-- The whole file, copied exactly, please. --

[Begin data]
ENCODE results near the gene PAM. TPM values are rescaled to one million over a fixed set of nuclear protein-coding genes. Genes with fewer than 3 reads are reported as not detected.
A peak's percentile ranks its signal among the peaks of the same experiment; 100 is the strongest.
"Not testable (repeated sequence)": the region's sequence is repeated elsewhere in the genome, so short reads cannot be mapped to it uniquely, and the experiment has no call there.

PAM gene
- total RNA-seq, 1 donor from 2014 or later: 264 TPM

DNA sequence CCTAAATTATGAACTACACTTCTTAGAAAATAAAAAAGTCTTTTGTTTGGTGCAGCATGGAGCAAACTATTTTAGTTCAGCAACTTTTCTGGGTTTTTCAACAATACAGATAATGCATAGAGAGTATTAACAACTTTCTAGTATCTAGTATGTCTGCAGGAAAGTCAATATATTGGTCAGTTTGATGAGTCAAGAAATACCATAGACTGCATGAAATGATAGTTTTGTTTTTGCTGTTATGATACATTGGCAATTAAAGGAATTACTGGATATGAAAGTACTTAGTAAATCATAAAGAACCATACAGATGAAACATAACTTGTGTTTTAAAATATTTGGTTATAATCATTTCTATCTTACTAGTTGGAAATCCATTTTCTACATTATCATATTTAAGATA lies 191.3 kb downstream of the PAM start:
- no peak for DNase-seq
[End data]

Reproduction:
ENCODE results near the gene PAM. TPM values are rescaled to one million over a fixed set of nuclear protein-coding genes. Genes with fewer than 3 reads are reported as not detected.
A peak's percentile ranks its signal among the peaks of the same experiment; 100 is the strongest.
"Not testable (repeated sequence)": the region's sequence is repeated elsewhere in the genome, so short reads cannot be mapped to it uniquely, and the experiment has no call there.

PAM gene
- total RNA-seq, 1 donor from 2014 or later: 264 TPM

DNA sequence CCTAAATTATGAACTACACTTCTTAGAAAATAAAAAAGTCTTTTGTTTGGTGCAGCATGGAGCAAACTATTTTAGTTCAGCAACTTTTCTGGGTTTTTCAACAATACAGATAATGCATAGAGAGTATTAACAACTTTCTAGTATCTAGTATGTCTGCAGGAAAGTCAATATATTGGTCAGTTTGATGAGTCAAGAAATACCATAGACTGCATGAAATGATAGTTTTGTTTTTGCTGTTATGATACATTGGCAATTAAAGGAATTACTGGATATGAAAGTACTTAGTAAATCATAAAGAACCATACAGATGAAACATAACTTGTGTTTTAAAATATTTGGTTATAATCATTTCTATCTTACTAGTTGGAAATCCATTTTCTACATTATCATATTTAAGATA lies 191.3 kb downstream of the PAM start:
- no peak for DNase-seq